Stakes are high in South American friendlies as players look to impress
As the Copa America (next June and July in Chile) draws nearer, the stakes rise for South America's national teams. For the moment, the teams are just playing friendlies, but the competitive matches are coming closer: the next set of World Cup qualifiers get going soon after the Copa.
MORE FROM TIM VICKERY
- Breaking Brazil, Argentina's Copa dominance
- San Lorenzo go out, Brazil, Colombia teams cruise
- Venezuela and Peru sides are disappointed
- Must-see Copa Libertadores games this week
- River Plate earn lucky draw
- Mascherano vital to Argentina
- Is Giovanni Simeone the real deal?
In 2015 there is only one set of FIFA dates before the real stuff starts. Over the next few days, then, some interesting experiments will be carried out with coaches wanting to take a long, hard look at some of their up-and-coming players. Here are four to look out for:
Brazil have not called up any domestically based players for the matches against Turkey and Austria, which means a change of goalkeeper for the Selecao -- Jefferson of Botafogo has played in all four post-World Cup games.
Opportunity knocks, then, for Rafael Cabral of Napoli, a keeper who, though only 24, is already making up for lost time. Rafael was set to be Brazil's keeper in the London Olympics of 2012. Outstanding with Santos in the Copa Libertadores win the previous year, he was one of the big hopes of the Olympic team.
It is even conceivable that had he enjoyed a good tournament, he could have been Brazil's first-choice keeper in the World Cup. Instead, he was injured in training on the eve of the Olympics -- not the first, nor the last, time he has suffered injury problems -- and the chance was gone.
Tall, well built, strong in one-on-one situations, these matches are his big opportunity to become Brazil's long-term No. 1.
The arrival on the international scene of a 30-year-old midfielder would not normally be grounds for celebration, but Bolivia currently need to take their blessings wherever they can find them.
Last month they unearthed Martin Smedberg-Dalence, Swedish born and based -- he currently plays for IFK Goteburg, who represented the land of his birth at youth level more than a decade ago. But Smedberg-Dalence has a Bolivian father, opening up the late possibility of a senior international career.
He made a thoroughly satisfactory debut in last month's 2-2 draw away to Chile, helping set up Bolivia's second goal -- which, as it proved, was only seconds away from being the winner. Operating behind the striker in the middle of a 4-2-3-1 formation, Smedberg-Dalence showed an excellent range of passing that could help Bolivia in the future.
The coach for the Chile game was Mauricio Soria, who is still likely to get the job on a permanent basis. In the meantime, though, he has been caught up in political problems, so ex-Argentina international Nestor Clausen takes charge for next week's match against Venezuela. A likely switch to 4-3-3 might complicate things for Smedberg-Dalence, but at this stage of his career any chance to show what he can do at international level is surely a bonus.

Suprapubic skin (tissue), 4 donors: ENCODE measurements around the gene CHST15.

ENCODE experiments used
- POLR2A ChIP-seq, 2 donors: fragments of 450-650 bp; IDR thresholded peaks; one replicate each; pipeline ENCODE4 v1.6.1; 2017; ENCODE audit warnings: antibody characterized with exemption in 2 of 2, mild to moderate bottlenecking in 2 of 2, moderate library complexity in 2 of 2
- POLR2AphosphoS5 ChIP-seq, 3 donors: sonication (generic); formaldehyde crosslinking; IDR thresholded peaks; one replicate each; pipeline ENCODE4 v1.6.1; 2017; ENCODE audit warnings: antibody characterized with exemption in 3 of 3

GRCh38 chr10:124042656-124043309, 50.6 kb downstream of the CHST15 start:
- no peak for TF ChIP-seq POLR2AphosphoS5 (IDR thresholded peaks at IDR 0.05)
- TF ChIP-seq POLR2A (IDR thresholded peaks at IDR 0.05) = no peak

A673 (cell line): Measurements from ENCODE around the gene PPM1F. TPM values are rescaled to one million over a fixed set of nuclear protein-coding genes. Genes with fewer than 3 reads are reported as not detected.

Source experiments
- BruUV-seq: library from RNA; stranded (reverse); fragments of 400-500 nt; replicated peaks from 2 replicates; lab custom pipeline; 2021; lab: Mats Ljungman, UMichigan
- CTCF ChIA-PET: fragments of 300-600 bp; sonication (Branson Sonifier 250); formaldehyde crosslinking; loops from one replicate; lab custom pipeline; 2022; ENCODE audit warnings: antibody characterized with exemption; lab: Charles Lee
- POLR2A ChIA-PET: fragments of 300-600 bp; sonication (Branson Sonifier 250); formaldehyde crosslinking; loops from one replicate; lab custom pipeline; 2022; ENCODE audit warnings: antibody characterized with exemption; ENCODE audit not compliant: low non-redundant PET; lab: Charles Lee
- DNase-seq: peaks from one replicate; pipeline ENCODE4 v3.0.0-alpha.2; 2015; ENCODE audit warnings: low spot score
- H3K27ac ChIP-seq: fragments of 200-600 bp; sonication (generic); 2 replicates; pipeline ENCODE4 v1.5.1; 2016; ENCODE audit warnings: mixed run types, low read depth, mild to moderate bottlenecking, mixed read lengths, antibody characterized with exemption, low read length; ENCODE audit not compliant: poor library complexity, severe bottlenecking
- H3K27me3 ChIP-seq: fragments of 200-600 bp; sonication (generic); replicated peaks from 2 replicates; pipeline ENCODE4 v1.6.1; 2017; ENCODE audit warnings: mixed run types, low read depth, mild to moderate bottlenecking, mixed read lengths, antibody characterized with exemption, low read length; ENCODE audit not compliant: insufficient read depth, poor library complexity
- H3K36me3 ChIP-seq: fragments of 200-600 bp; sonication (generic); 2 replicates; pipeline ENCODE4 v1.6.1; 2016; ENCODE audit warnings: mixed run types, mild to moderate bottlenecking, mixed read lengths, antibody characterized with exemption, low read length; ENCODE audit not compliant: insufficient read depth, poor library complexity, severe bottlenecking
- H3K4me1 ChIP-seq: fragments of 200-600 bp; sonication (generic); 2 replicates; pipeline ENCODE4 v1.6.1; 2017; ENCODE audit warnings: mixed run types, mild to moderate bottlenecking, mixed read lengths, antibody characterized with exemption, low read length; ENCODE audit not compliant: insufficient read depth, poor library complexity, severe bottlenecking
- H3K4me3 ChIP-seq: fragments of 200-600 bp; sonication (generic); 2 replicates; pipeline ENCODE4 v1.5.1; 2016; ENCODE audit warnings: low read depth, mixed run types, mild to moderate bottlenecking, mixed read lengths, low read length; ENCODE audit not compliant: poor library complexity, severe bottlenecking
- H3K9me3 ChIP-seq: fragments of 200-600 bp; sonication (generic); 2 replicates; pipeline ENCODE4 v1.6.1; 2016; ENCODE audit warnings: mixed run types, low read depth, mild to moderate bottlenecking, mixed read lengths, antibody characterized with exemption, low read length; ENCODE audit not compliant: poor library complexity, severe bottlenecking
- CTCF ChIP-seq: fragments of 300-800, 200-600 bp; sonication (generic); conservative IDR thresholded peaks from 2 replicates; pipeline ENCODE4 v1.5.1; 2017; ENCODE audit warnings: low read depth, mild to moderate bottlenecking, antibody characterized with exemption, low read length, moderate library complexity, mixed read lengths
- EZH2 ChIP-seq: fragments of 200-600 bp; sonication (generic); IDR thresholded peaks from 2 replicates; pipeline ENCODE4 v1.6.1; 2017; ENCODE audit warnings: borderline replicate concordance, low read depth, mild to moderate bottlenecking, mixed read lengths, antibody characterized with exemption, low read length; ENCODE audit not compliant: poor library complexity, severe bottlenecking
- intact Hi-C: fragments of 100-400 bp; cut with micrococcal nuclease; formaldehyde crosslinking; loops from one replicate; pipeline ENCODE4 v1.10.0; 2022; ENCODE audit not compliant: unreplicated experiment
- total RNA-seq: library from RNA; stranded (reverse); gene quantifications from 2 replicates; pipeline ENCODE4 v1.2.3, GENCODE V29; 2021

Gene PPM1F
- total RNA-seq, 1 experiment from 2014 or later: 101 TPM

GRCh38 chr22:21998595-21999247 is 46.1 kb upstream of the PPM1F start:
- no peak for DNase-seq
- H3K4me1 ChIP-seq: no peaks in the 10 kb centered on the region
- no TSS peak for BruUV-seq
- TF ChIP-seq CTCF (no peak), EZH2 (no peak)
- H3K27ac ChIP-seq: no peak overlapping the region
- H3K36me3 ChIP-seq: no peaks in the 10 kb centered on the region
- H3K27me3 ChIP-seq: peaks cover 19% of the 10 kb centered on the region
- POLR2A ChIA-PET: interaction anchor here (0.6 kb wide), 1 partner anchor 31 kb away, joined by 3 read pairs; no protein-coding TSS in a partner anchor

One of the great successes of Uruguay's campaign in last year's Under-20 World Cup, Giorgian De Arrascaeta was so outstanding for club side Defensor in this year's Copa Libertadores that there was even a lobby to get him into the senior squad for Brazil 2014.
It did not happen, but the highly talented playmaker has since been eased into the squad, featuring in each of the past three friendlies -- and setting up the only goal of the game soon after coming on to make his debut against South Korea in September.
Now comes a magic moment in the life of a young Uruguayan player, the chance to make his home debut in the legendary Centenario stadium, where the sky blues host Costa Rica on Thursday (the following Tuesday they are away to Chile).
De Arrascaeta will hope to get the chance to show off his range of skills. He has an Iniesta-like ability to receive and give the ball on the turn, a capacity to play the killer pass and an all-around imaginative exuberance to his play -- attributes that make him important for a Uruguay team in the process of rebuilding.
Midfielder Carlos Ascues has been one bright spark for Peru as, after missing out on the past eight World Cups, they seek to build toward Russia 2018.
Given his debut against Panama in August, he has since scored three times in four matches -- which is not bad going for someone who played much of his early football at centre-back.
In 2011, Ascues -- who was born in Venezuela -- captained Peru's under-20 side from the heart of the defence. A giant, strapping figure, his strong forward busts were already a feature of his play. From midfield he has more freedom to rumble forward, as well as presenting a formidable physical barrier in front of the back four.
Picked up by Benfica but currently back on loan in Peru with San Martin, Ascues has been the best thing about the Peru side under coach Pablo Bengoechea -- with the proviso that, so far, the opposition has not always been the strongest.
The one recent setback was against tougher rivals, including a trip to Chile, which Peru lost 3-0, and where Ascues found it harder to impress. In the next few days Peru are away and then at home to the ever-competitive Paraguayans, and it will be fascinating to see how he fares.
Tim Vickery covers South American football for ESPN FC. Follow him on Twitter @Tim_Vickery.